Travel Q&A: Safe and Sound in Cairo; Getting to Rehoboth

By K.C. Summers
Special to The Washington Post
Sunday, June 21, 2009

Q. My 30-year-old daughter and a woman friend are traveling to Cairo in July. Any safety concerns they should be aware of? Also, any suggestions on places to stay? She says she can get a room for $15 -- how safe is that?

Sharon Henderson, Martinsburg, W.Va.

A. Generally speaking, Cairo is a safe city, especially in heavily touristed areas. Women should take the same precautions they would when visiting any urban area: Don't walk alone at night, leave flashy jewelry at home, don't go off with strangers, have the hotel summon taxis, etc.

That said, women should also brace themselves for unwanted attention from men, according to the U.S. State Department and several Cairo experts. This can range from lewd comments to groping in taxis and in public places.

As hard as it may be to resist responding to comments or gestures, it's better not to react, says Robert Reid, an editor with the guidebook company Lonely Planet. "Even a light rebuke could be mistaken for flirtation." On a bus, he advises, stand by other women and, if lost, ask a woman for directions. Dressing conservatively also helps. Tim Post of Kensington Tours, which runs a lot of trips to Cairo, says there's no need to cover up from head to toe, but at the very least avoid short shorts and tank tops, and carry a wrap to blend in and to wear when visiting mosques.

Your daughter's right about the cheap lodging, Post says, particularly downtown, where there are a lot of pensions, guesthouses and hostels with private rooms. He thinks $15 is a bit low to get something clean, but $20 to $30 will get you a basic two-star room with private bath. But remember, Cairo in July is beastly hot, and the cheaper hotel rooms don't have air conditioning.

For more info on Cairo and to read comments and reviews by fellow travelers, check the forums and message boards at sites such as BootsnAll Travel ( and Lonely Planet's Thorn Tree ( For State Department info:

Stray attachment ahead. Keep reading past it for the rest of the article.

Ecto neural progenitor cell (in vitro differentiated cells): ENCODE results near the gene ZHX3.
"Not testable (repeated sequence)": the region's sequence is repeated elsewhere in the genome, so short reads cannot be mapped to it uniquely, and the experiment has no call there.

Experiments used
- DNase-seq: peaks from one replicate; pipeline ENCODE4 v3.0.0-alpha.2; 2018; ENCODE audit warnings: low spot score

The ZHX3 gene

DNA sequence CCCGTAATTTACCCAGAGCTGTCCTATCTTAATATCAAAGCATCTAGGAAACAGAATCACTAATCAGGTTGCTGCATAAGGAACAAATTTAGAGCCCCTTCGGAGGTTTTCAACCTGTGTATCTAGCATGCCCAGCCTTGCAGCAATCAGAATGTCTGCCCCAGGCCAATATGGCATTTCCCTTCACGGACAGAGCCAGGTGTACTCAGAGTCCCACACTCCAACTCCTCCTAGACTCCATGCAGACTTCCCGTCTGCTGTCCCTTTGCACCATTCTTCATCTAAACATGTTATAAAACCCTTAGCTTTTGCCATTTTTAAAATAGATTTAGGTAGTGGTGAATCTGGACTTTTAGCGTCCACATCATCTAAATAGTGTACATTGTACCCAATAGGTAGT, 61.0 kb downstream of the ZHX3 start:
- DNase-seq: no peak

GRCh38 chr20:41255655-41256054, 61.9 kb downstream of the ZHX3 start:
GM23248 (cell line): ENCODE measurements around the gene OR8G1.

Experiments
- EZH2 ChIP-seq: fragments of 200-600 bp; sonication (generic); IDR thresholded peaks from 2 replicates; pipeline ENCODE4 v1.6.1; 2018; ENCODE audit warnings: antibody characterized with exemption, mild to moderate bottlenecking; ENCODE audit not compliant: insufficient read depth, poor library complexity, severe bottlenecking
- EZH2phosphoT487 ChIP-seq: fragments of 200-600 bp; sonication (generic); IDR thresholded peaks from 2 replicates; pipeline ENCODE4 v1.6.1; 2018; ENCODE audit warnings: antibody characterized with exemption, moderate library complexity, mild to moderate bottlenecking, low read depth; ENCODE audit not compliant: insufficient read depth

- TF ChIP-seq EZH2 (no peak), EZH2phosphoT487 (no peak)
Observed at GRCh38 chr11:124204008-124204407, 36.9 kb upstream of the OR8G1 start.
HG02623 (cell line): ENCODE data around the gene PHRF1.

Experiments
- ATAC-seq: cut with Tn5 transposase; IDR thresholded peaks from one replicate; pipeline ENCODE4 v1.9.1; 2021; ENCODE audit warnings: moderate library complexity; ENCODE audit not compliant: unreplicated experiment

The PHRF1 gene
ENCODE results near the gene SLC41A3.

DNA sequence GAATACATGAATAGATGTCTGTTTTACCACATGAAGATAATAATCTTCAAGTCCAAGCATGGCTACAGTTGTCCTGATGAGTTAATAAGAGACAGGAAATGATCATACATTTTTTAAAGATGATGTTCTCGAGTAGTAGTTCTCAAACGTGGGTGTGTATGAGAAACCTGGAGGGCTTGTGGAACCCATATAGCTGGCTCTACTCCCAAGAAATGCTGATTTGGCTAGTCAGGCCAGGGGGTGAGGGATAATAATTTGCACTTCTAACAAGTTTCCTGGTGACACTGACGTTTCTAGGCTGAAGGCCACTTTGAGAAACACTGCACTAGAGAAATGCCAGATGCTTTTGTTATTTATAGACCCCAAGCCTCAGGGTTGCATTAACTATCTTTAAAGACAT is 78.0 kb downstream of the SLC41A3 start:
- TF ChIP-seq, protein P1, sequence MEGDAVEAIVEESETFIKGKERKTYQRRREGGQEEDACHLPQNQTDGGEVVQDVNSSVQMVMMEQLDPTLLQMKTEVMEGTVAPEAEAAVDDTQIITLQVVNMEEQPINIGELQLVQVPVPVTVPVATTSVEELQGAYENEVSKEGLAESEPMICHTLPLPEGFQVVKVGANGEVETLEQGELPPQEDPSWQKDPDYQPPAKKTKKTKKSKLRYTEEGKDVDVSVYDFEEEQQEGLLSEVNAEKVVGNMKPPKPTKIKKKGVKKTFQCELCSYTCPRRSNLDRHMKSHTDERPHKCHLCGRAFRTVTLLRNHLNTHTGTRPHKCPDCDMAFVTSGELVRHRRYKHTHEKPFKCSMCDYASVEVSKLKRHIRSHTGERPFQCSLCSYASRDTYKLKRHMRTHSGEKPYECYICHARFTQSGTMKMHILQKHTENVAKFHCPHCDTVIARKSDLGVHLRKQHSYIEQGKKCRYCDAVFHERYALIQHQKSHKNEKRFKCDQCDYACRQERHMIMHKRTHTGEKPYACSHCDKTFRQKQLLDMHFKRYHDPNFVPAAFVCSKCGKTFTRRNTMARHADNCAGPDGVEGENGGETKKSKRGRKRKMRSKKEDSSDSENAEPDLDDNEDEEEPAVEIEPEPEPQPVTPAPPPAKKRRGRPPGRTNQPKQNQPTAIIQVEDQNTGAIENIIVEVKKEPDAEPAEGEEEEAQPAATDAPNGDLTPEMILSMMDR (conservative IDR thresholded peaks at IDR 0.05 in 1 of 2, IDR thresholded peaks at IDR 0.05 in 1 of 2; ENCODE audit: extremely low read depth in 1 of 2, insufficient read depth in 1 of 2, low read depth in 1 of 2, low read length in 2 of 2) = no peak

My friend and I have reservations for two weekends in Rehoboth Beach, Del., this summer. Since neither of us drives, we're looking for a way to get there via public transportation. Your advice, please.

Jane Saari, Washington

In the good old days (last year), you could travel from Washington to Rehoboth via Greyhound or on the late, lamented Rehobus, a charter service with a party vibe. But Greyhound has canceled its Rehoboth route, and Rehobus went bust, so getting to the beach on public transportation is now a lot more complicated.

First, ride the dog to Ocean City. The fare for the 155-mile, five-hour trip ranges from $41.50 (21-day advance purchase) to $110 (completely refundable and eligible for a half-price companion ticket) round-trip.

From O.C., there are two ways to cover the 28 miles to Rehoboth: taxi and bus. An agent from White's Taxi (410-250-8294) in Ocean City estimated that the one-way fare would be about $40.

The bus is cheaper by about 38 bucks, but it's a multi-step process.

From the Greyhound station, take a Park and Ride bus ($1) to the South Division Street station. Then transfer to an Ocean City public bus (another $1) and get off at 144th Street, on the Maryland-Delaware line. Still using your O.C. transfer, catch a DART (Delaware) Route 208 bus, which will take you into Rehoboth at no additional charge.


For Greyhound schedules: 800-231-2222, For the Ocean City Greyhound station, which can help with scheduling and transfer info: 410-289-9307. For DART schedules:

Your Turn

Several readers had suggestions for the two soldiers stationed in Iraq who wanted to visit London (Travel Q&A, June 14). Dan Wuchenich and Tony Mastrostefano recommend the Victory Service Club (, which operates a hotel in the city's West End for members of the British armed forces as well as allied military personnel. And Debbie Crooks of Springfield says the Union Jack Club ( on the South Bank of the Thames also welcomes members of the American military. "It is highly affordable," she said, but "it does require reservations, as it is very popular."

For the reader who asked about the best time to visit the Galapagos Islands (June 7), Sue Marcus of Fairfax recommends the U.S. summer months. "We saw lots of babies -- sea lions, boobies, albatross -- and the frigate birds were in full chest display," she said. "There [was] very little rain."

Send queries by e-mail ( U.S. mail (Travel Q&A, Washington Post Travel Section, 1150 15th St. NW, Washington, D.C. 20071). Please include your name and town.

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